Two decades after 1995, the year of the Netscape IPO, the Internet population has exploded in size, it’s much more mobile, and it’s increasingly driven by user-created content and flexible content delivery that’s controlled by users. But growth is slowing in all but a few key areas.
While some of these points seem obvious, Mary Meeker’s charts, graphs and data helps quantify the landscape.
The tech industry makes a yearly tradition of turning to the fast-talking and data-synthesizing Meeker, a former Wall Street analyst turned late-stage venture capitalist at Kleiner Perkins Caufield & Byers who publishes an influential annual assessment of the Internet economy. As has been her custom in recent years, Meeker introduced her Internet Trends report at the Code Conference in Rancho Palos Verdes on Wednesday.
Here’s how Meeker sets the stage: Two-thirds of a generation into the Internet, there were 2.8 billion users as of 2014, up from 35 million in 1995.
In 20 years, that’s 39 percent of the world’s population, up from .06 percent.
Meanwhile, there are 5.2 billion mobile phone users, up from 80 million in 1995.
That’s 73 percent of the population versus 1 percent.
In 2015, the market capitalization of the top 15 Internet companies is a combined $2.42 trillion, up from $16.8 billion in 1995.
So if you zoom out, the growth is massively substantial. But if you zoom in, the year-to-year growth rates are becoming more selective: 8 percent Internet user growth in 2014 (versus 10 percent in 2013); 23 percent smartphone subscription growth in 2014 (versus 27 percent in 2013); 21 percent consumer Internet traffic growth (versus 24 percent in 2013). Facebook and Twitter’s average revenue per user and monthly active users are both seeing stagnant year-over-year growth rates.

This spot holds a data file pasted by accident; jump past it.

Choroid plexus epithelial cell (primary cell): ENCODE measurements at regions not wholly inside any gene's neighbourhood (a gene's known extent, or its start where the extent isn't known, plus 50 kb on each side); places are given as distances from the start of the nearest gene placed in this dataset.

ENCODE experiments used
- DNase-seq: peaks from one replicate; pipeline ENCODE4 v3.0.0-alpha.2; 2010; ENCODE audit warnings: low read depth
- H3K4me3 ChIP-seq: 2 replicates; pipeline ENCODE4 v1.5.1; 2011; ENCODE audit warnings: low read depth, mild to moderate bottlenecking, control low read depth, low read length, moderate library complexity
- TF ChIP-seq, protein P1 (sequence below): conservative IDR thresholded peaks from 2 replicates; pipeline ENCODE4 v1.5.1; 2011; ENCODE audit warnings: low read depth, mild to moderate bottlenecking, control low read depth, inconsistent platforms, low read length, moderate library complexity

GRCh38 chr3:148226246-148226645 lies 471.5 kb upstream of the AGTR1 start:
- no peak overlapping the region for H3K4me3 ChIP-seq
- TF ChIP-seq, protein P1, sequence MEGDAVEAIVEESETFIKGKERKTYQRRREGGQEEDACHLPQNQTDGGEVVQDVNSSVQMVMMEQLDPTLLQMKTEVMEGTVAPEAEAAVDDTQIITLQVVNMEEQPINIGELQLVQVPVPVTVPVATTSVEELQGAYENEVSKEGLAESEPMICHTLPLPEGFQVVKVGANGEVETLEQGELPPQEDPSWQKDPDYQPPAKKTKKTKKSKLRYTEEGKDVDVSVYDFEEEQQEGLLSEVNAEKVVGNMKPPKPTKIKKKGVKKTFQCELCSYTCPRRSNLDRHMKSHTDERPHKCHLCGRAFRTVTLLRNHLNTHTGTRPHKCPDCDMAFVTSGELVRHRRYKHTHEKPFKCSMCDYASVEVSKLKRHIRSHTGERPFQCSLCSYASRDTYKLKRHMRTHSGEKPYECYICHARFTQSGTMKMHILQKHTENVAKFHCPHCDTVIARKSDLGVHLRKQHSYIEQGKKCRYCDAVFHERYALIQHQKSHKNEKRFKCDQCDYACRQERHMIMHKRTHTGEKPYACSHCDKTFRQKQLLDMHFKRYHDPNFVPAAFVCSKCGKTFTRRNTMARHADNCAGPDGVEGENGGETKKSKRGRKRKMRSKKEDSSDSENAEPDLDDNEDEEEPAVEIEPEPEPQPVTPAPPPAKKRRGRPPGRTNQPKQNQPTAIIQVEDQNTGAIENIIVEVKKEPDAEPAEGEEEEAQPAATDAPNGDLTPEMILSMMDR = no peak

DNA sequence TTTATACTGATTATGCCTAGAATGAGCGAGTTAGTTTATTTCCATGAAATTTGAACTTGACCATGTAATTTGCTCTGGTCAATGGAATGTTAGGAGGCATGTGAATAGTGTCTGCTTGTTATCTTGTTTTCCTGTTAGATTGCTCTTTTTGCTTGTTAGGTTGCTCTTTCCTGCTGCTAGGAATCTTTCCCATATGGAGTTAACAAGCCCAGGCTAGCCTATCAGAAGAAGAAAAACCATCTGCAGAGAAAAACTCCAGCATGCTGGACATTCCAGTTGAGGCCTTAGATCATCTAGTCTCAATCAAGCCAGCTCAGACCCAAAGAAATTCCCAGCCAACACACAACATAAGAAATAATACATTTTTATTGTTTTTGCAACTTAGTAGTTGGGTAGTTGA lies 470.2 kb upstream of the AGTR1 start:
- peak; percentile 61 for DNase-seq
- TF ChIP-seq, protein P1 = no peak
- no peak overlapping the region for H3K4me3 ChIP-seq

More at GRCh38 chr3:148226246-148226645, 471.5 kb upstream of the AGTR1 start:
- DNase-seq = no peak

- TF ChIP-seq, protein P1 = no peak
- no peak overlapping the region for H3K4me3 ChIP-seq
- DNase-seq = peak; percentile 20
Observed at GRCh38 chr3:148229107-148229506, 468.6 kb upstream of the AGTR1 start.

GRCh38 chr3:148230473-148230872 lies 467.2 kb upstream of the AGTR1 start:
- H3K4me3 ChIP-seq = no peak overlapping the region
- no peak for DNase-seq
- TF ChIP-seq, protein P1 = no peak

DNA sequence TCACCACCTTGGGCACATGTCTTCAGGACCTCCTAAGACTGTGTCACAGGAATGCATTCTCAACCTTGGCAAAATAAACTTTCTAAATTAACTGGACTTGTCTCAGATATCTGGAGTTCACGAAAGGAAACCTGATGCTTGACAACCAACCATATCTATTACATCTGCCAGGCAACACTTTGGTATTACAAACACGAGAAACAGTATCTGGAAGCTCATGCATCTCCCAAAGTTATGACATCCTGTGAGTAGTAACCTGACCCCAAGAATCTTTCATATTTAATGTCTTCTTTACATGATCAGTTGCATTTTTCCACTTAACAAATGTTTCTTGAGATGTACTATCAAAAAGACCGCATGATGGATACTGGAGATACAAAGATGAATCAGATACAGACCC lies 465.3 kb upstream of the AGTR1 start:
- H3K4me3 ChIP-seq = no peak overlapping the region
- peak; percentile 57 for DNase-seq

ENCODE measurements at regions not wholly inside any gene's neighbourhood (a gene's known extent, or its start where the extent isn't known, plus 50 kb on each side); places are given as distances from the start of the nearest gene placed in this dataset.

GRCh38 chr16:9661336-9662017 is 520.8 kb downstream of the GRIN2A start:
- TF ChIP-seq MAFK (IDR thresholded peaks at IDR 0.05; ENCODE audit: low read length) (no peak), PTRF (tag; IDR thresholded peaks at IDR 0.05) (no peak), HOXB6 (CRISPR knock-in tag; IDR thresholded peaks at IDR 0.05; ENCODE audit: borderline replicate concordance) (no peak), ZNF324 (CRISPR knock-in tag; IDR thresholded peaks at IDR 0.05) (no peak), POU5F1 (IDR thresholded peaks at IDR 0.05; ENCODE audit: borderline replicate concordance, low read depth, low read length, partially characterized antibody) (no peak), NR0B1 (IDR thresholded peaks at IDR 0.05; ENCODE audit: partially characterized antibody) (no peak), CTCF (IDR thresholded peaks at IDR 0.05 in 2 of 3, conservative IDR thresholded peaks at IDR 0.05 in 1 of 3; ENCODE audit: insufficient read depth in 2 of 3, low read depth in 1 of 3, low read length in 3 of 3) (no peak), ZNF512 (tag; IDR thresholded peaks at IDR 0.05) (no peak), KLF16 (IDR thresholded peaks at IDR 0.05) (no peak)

Continuing barriers to accelerating growth include things like phases in adoption cycles and dependence on developing markets with low spending power and infrastructure, Meeker said.
But Meeker pointed out a few accelerating bright spots — video, for instance. Video accounted for 64 percent of consumer Internet traffic in 2014 (versus 62 percent in 2013) and 55 percent of mobile traffic (versus 52 percent in 2013). Facebook now gets four billion video views per day, up four times in six months; while Twitch has 100 million monthly active users for its live streaming, up 122 percent this year.
And mobile video is an ever-growing portion of video viewing, and it’s emerging as a different, vertical video medium, because of the way people hold their phones.
What’s the next growth spurt after video? “Buy buttons” would be Meeker’s bet. That is, mobile commerce that allows people to purchase from wherever they happen to spend their time — Twitter, Facebook, Google. Mobile usage evolved rapidly, she said, from text to images to videos. Buy buttons are likely to appear just as seamlessly.
For good measure, Meeker also dove into topics like on-demand economy jobs, drone imagery and the China and India Internet markets.